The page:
Election deniers could make profound changes to Arizona voting

PHOENIX (AP) – Gathered around a table in the state Capitol just under two years ago, two Republicans and one Democrat participated in a ceremony prohibited by state law that made official Joe Biden’s 10,500-vote victory in Arizona’s 2020 presidential contest.

As he flipped through the pages, pen in hand and cameras rolling, Republican Gov. Doug Ducey paused to silence the “hello boss” ringtone on his cell phone. It was a call from President Donald Trump, who was in the middle of a frenetic fight to overturn the results of an election he lost. Ducey continued to sign the papers, in what some saw as a dramatic affirmation of democracy at work.

How a similar scene would play out in 2024 if the three Republicans running for the state’s highest office win in November is anyone’s guess. Each of them said they would not have signed the 2020 results if they were in office at the time. Kari Lake, the Republican candidate for governor, and Mark Finchem, who is running for secretary of state, have signaled support for a major overhaul of election rules.

Lake, Finchem and Abraham Hamadeh, a candidate for attorney general, are running for offices central to administering or certifying elections and have earned Trump’s support by spreading lies about the 2020 election.

“When you have a stolen, corrupt election, there are serious consequences, even deadly consequences,” Lake said in June while competing in the GOP primary. “Unfortunately, we had a stolen election and we actually have an illegitimate president sitting in the White House.”

Multiple audits in battleground states including Arizona, dozens of court cases and Trump’s own Justice Department have found that there was no widespread fraud in the 2020 presidential election.

Despite this, the Republican candidates on the list continue to deny the legitimacy of Biden’s election. Several are running for governor, secretary of state or attorney general in some of the battleground states where Trump contested his loss, including Wisconsin, Michigan, Pennsylvania and Nevada.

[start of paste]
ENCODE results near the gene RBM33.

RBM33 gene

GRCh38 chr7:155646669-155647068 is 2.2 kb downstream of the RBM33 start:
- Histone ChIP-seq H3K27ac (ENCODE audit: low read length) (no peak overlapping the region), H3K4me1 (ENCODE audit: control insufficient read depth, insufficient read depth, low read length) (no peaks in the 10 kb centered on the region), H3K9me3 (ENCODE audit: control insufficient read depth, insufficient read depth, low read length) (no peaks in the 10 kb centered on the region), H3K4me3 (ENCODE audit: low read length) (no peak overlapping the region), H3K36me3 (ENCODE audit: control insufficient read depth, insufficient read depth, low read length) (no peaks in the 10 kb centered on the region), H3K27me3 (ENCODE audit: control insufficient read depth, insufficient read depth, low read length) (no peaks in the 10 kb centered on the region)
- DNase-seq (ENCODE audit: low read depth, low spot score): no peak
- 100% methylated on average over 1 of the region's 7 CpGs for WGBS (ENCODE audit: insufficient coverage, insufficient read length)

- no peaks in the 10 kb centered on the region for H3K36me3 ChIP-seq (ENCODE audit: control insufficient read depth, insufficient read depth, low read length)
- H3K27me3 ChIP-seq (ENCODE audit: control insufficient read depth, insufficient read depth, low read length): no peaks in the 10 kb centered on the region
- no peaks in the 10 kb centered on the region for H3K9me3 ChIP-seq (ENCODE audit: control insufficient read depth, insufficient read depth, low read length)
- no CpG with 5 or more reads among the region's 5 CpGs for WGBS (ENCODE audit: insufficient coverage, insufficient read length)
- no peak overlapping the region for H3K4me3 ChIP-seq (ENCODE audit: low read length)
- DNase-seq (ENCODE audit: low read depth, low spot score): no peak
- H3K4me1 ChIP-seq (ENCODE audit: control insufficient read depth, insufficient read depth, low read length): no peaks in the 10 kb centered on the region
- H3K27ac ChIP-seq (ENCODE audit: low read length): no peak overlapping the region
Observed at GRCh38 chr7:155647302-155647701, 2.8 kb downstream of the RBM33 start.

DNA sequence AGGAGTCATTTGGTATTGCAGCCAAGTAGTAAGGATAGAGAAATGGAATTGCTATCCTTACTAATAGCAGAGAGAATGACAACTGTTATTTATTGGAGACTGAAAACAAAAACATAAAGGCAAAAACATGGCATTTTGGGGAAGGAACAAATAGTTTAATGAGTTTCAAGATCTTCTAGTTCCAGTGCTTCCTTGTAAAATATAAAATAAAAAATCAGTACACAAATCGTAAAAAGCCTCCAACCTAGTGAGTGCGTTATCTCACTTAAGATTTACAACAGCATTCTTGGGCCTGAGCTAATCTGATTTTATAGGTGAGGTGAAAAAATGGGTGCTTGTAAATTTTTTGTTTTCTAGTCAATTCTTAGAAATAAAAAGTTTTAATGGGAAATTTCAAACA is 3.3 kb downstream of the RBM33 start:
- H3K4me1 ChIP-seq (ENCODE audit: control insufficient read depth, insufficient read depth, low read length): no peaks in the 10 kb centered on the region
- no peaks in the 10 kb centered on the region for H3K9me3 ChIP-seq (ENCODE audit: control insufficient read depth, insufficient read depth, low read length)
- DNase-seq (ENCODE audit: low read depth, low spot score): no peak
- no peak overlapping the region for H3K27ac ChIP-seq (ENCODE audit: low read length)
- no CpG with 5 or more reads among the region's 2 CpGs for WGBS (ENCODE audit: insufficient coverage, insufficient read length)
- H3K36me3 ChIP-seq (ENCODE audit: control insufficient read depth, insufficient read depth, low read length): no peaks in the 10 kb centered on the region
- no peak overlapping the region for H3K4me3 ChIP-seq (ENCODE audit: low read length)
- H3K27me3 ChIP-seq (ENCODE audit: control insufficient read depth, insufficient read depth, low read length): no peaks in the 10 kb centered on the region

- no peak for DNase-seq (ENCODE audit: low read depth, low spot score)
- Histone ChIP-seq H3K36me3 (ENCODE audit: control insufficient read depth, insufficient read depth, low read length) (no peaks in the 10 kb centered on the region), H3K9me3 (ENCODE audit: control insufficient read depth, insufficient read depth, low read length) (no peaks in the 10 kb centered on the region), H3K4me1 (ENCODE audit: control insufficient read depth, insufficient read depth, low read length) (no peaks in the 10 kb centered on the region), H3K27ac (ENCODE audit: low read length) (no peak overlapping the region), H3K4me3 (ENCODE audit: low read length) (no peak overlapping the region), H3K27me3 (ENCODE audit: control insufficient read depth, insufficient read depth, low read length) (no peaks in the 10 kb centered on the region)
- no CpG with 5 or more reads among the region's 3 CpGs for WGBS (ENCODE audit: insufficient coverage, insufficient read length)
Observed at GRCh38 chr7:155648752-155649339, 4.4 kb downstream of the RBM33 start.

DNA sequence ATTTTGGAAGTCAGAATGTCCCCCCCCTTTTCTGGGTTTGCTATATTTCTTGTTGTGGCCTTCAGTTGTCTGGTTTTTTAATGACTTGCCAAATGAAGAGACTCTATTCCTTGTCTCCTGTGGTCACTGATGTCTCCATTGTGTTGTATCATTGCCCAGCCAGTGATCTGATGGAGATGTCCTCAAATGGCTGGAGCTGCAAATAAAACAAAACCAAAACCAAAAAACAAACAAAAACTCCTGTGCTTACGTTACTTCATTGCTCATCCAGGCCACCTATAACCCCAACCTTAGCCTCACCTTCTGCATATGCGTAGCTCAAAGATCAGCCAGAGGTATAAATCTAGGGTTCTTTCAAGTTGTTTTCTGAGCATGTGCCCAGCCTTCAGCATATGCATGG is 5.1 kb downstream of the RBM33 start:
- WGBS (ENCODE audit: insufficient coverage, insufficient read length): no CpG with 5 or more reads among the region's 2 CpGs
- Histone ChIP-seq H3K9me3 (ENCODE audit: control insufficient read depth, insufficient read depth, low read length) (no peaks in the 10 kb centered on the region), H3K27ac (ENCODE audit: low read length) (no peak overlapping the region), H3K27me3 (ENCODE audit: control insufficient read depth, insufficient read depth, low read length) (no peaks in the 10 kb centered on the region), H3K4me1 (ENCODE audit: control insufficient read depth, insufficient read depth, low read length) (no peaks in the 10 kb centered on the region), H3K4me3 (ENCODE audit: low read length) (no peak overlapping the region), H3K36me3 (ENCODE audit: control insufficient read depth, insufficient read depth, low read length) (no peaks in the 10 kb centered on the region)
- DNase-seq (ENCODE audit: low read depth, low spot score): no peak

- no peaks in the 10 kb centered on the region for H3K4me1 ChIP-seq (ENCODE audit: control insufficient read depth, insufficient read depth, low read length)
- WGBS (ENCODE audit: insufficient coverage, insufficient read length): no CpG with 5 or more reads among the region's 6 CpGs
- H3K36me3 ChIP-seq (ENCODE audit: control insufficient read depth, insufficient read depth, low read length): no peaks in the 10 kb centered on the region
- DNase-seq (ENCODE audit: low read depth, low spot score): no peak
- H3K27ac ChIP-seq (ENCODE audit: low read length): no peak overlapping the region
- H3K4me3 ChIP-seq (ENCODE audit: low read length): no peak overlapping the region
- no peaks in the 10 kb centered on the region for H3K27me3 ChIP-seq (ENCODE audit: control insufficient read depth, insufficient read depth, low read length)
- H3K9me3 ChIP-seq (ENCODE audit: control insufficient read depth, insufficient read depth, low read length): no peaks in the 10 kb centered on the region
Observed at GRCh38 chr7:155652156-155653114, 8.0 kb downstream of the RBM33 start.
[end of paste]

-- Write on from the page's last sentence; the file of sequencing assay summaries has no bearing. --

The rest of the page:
The prospect of those candidates winning in November raises the question of what they might do about the election and the confirmation of results once they take office, especially in relation to the 2024 presidential race. Arizona’s candidates for the state’s highest office offer a window into that possible future.

Election experts say any of the three, if elected, could try to tilt the 2024 election toward Trump if he runs for president again. This could happen through a refusal to certify elections he loses, or long before that through pre-emptive changes to the electoral process.

Arizona has a recent history of extremely close elections, so small changes to its election laws could have a huge impact on the outcome and reverberate nationally.

Republicans say they are motivated by boosting faith in the election, not by returning Trump to power or helping his allies.

For her part, Lake said last month that she would certify the 2024 election if the courts did not uphold any official election challenges. That response is the opposite of her message throughout much of her campaign, when she said she would not certify the 2020 results despite the courts rejecting all challenges.

Finchem said in a text message that he would certify the election “as long as all legal votes are counted and all votes cast are legal.” He did not respond to additional questions about who decides whether the votes are legal and whether he will accept the results of the court proceedings.

Hamadeh said in a statement that he would “faithfully follow the law.”

Arizona’s governor, secretary of state, and attorney general wield enormous power over election decisions large and small. If all three win, the steps they could take would be almost limitless, according to Arizona election lawyers deeply versed in the laws, rules and regulations governing the process.